By Sara Khalil
If you haven’t been by yet, this evening is the last viewing of films at The Margaret Mead Traveling Film and Video Festival in the Core Center.
Tonight’s three films deal with the issue of diminishing water resources in America and in India. The filming begins at 5:30 p.m.
Coordinated by the American Museum of Natural History in New York, the film festival goes around the world to showcase cultural documentaries.
A number of weighty issues have been explored in this year’s festival already, including terrorism.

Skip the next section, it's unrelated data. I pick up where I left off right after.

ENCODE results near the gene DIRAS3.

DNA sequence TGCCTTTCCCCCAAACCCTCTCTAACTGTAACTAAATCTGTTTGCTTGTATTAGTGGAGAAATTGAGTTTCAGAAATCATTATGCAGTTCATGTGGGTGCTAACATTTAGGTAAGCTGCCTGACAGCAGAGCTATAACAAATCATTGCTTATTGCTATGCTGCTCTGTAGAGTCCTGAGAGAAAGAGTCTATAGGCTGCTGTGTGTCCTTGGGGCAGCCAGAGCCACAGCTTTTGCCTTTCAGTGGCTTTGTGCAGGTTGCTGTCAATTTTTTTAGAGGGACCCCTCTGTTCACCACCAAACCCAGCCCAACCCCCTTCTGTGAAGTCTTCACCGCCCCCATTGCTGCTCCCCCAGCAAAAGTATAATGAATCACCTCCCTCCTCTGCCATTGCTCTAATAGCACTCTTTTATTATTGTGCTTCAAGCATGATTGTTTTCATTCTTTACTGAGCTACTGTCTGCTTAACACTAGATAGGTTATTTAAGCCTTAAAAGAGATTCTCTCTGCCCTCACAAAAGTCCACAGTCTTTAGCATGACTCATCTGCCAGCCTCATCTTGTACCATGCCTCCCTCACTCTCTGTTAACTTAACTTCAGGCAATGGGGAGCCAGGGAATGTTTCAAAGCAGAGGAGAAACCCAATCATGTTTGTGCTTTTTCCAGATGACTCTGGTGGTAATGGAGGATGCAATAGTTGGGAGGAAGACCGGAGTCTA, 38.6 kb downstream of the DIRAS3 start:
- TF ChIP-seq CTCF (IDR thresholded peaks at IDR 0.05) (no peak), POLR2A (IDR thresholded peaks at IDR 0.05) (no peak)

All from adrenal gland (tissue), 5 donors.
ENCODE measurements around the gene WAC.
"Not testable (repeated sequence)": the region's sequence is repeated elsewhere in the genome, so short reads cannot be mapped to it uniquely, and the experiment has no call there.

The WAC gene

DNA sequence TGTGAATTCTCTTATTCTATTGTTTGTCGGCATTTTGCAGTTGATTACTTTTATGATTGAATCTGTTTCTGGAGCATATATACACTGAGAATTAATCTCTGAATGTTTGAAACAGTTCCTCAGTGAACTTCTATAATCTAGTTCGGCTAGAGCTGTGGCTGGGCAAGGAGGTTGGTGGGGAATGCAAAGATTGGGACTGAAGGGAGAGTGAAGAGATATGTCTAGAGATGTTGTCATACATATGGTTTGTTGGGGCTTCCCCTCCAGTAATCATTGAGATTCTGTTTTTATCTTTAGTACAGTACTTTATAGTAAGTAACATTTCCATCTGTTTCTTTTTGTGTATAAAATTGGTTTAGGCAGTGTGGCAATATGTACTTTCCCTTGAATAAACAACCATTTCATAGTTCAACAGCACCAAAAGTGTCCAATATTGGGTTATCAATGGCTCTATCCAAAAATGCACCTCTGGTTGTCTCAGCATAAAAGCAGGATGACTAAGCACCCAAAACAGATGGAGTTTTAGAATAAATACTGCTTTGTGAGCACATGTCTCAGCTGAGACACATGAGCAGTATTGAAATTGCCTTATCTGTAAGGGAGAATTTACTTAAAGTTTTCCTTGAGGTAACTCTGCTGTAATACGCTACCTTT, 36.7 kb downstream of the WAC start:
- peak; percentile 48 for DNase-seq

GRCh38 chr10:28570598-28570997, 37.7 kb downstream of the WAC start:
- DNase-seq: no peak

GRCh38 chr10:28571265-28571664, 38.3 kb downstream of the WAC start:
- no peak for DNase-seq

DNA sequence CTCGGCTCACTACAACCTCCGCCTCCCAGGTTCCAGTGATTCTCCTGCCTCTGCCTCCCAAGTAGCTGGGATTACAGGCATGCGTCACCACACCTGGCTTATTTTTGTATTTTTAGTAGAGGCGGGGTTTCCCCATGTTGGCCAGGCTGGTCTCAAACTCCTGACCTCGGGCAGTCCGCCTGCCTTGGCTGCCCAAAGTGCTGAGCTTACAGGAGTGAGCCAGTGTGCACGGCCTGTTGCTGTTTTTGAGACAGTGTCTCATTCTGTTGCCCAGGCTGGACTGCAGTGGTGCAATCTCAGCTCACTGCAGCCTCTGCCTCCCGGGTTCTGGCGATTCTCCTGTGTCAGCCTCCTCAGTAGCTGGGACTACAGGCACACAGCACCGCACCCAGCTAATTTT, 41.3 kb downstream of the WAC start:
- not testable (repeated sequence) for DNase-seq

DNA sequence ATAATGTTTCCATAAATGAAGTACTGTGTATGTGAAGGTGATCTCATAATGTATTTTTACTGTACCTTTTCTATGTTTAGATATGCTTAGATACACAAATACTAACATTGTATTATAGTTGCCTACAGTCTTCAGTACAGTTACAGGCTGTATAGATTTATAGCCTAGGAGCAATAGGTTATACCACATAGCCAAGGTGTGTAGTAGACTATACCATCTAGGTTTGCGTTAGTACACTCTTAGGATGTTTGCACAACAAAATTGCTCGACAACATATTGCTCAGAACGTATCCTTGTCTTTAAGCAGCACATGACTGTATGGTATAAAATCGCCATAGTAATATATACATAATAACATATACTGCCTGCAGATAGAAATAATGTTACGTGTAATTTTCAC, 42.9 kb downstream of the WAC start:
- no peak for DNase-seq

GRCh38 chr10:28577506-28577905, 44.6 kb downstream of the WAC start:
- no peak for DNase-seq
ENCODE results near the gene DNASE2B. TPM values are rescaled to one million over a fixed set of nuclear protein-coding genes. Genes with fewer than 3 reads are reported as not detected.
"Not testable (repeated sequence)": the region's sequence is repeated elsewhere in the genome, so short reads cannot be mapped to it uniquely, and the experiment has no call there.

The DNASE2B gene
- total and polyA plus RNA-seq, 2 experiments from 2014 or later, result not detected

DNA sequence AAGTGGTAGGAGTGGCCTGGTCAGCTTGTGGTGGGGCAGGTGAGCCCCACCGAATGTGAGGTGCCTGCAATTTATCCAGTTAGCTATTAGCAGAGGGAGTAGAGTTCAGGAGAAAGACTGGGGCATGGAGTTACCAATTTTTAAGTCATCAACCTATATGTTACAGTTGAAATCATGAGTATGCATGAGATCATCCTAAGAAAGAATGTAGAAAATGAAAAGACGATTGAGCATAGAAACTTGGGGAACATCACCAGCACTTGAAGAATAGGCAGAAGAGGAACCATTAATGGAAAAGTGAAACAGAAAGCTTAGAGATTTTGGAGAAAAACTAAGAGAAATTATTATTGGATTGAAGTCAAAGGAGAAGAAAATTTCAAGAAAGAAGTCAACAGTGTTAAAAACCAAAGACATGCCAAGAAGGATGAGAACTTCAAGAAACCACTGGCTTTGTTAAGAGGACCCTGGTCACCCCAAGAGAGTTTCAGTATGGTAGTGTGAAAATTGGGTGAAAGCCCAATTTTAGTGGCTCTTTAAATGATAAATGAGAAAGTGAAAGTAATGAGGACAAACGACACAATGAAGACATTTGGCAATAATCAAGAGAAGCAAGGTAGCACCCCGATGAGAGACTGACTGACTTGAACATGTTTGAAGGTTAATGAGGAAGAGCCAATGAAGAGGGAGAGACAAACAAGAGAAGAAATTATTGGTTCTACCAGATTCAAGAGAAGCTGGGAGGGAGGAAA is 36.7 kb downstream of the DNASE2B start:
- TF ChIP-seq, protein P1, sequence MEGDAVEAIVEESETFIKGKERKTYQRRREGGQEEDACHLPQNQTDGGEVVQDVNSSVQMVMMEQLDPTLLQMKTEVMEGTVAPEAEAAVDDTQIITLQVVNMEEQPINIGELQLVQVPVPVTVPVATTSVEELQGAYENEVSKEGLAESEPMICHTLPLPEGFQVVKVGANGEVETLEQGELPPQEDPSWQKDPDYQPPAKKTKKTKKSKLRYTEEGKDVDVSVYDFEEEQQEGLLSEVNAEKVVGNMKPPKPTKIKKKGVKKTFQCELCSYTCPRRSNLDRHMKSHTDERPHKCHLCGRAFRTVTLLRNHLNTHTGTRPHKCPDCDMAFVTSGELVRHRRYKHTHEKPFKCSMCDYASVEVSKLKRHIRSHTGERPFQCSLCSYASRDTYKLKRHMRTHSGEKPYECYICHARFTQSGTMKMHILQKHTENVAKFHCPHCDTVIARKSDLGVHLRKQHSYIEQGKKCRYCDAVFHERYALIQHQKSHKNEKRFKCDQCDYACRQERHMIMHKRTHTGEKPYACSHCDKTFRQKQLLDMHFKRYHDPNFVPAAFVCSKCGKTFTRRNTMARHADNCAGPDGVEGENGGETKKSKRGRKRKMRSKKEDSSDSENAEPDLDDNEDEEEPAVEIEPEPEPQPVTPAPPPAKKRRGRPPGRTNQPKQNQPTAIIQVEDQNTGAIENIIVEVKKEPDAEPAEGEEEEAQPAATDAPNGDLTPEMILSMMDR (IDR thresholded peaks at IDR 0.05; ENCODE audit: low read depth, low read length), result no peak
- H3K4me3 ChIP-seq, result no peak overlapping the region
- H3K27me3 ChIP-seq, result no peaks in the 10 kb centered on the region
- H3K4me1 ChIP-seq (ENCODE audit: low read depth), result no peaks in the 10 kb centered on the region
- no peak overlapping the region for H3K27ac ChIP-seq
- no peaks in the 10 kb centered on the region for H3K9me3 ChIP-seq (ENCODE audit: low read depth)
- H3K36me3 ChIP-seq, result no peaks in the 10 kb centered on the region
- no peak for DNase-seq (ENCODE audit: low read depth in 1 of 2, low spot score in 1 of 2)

One film is “Promised Paradise,” produced by Leonard Helmrich. It presents Jakarta-based puppeteer Agus Nur Amal, as he explores the story behind the bombing of a Balinese nightclub in October 2002.
Among the people he visits in his search for the reasons behind the attacks is Imam Samudra, notorious for his connections to terrorism.
“Did you know that the Tsunami would strike before this happens?” Amal asks, and Imam Samudra replies, “Yes, the Qur’an tells us about all things that happened and will happen, it is all mentioned in the Qur’an.”
Samudra explains his religious convictions tell him to kill the guilty and avoid innocents, and that is what he was trying to do.
“When we wanted to bomb that nightclub we watched it for days to know when which people are there, to avoid killing innocents,” he says.